Commentary for Bern Riddle 19: De cera/De pice


Date: Wed 27 Jan 2021
Matching Riddle: Bern Riddle 19: De cera/De pice

Sometimes, the Bern Riddles like to make us work hard for their solutions. You might remember Bern Riddle 16, which can be solved as either citrus fruit or cedar/juniper berry. Well, this is another riddle where we get to choose the solution. Many manuscripts give it the title of De pice (“About Pitch”), but one gives De nimpha (“About the fountain/siphon”) and another gives De cera (“About [bees]wax”). My preference is definitely “wax,” which fits with the next two riddles (“honey” and “bee”). Having said all this, it is a tricky riddle to read, and it took me quite a while to work out how the solution fits—see if you agree with my reading.

“Beeswax. Photograph (by Frank Mikley) from Wikipedia Commons (licence: CC BY-SA 3.0)

The first two lines are all about likeness between a mother and her child—as with so many other riddles, we are expected to guess who the parent is. Originally, I thought that she was a mould for wax candles, but recently I have changed my mind: the mother is the beehive, who is utterly unlike her child, and who gives birth to the wax without any “manly seed” (virili… de semine). The wax caps are then cut out of the honeycomb “womb” (venter) by humans. As line 3 explains, although the hive has had the wax cut from it, it “lives on.” In this way, the riddle uses the virgin birth and caesarean birth motifs that we have already come across with Bern Riddle 8’s egg.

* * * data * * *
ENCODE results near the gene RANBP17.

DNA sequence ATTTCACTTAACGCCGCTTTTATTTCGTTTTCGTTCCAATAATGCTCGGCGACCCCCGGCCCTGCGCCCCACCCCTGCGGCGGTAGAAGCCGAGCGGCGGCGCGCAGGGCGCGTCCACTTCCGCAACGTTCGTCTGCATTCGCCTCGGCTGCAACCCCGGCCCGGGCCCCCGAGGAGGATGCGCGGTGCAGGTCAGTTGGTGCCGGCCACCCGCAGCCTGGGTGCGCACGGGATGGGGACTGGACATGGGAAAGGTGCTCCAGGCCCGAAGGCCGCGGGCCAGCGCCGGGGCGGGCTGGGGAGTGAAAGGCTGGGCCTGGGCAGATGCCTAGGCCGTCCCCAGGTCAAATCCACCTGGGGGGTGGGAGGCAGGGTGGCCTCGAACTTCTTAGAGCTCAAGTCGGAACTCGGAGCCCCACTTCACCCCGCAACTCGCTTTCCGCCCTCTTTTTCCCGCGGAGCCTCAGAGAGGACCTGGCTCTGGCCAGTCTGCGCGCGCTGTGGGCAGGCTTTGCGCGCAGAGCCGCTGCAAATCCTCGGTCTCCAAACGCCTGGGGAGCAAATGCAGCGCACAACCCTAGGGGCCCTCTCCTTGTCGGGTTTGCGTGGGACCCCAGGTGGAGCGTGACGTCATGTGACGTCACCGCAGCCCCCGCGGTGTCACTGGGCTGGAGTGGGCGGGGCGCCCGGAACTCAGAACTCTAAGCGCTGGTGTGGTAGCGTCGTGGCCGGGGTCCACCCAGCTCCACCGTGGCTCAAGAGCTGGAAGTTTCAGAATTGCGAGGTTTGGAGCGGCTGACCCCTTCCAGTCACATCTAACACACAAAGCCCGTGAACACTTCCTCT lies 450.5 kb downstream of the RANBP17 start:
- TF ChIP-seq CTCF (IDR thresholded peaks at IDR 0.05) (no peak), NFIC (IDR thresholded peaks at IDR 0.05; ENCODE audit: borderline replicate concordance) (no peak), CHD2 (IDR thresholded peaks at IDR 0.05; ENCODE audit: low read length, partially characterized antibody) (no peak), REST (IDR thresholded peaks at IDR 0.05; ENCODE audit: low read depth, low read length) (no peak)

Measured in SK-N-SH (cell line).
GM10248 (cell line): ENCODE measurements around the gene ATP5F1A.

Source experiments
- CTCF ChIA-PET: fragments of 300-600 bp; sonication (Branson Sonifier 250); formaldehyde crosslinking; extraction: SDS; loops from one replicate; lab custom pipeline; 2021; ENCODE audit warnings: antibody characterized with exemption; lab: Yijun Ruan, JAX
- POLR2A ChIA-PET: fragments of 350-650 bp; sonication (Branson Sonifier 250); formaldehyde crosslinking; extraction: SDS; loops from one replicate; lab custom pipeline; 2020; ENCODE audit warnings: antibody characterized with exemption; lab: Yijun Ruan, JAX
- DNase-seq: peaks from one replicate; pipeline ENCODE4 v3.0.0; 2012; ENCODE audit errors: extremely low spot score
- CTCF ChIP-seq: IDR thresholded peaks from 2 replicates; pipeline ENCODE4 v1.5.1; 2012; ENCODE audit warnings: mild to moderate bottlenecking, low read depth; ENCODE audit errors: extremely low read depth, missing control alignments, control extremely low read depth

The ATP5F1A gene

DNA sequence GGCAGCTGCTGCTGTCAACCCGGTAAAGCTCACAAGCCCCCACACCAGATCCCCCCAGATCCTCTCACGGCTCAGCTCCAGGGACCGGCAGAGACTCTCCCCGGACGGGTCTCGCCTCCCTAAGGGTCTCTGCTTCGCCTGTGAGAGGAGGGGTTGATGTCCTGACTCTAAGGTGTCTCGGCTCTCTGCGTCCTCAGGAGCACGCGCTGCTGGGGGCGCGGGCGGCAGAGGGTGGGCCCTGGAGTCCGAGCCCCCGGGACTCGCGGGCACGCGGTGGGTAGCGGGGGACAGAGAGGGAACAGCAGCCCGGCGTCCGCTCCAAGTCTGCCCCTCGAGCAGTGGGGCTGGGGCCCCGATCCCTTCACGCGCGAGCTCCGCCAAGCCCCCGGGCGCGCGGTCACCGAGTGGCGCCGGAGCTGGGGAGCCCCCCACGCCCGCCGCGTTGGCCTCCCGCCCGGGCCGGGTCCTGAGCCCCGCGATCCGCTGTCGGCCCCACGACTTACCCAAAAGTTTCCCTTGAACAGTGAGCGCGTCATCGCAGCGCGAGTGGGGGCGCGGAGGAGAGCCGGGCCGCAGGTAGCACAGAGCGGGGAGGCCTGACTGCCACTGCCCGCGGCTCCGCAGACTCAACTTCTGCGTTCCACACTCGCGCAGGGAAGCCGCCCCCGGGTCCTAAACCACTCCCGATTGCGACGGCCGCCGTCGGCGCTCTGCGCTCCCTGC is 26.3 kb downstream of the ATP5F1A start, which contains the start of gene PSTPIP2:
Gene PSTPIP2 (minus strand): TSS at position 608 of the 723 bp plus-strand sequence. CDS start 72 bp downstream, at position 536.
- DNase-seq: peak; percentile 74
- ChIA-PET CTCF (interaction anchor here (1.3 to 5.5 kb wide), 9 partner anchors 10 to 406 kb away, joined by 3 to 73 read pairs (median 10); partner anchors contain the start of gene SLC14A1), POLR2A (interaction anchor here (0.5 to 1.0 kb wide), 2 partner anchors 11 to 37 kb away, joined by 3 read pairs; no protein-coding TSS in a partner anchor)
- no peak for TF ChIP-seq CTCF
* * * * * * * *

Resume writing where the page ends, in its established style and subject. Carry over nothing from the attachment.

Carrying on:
“6th/early 7th century beeswax candles, found in the Frankish-Alemannic graveyard of Oberflach, near Tuttlingen, Germany. Photograph (by Andreas Franzkowiak) from Wikipedia Commons (licence: CC BY-SA 3.0)

The wax is then burnt as a candle. Most early medieval candles would have been made of tallow, but expensive beeswax candles burnt brighter and with a more pleasant odour. Because of this, beeswax candles were frequently reserved for their use in liturgy, and particularly the Easter Vigil, where a candle would be lit on the night of Holy Saturday in the image of the Resurrection.

The final two lines are quite tricky to account for. Why is wax only valuable when it is darkened? My best guess is that these lines refer either to the process of rendering beeswax (i.e. melting and then straining it) to remove any impurities, or to the process of hand-dipping candles. If heated excessively, both processes can lead to the wax being discoloured. But I would welcome any other suggestions. Like I said, the Bern Riddles like to make us work!

Tags: latin  Bern Riddles 

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Bern Riddle 8: De ovo
Bern Riddle 16: De cedride
Bern Riddle 20: De melle
Bern Riddle 21: De apibus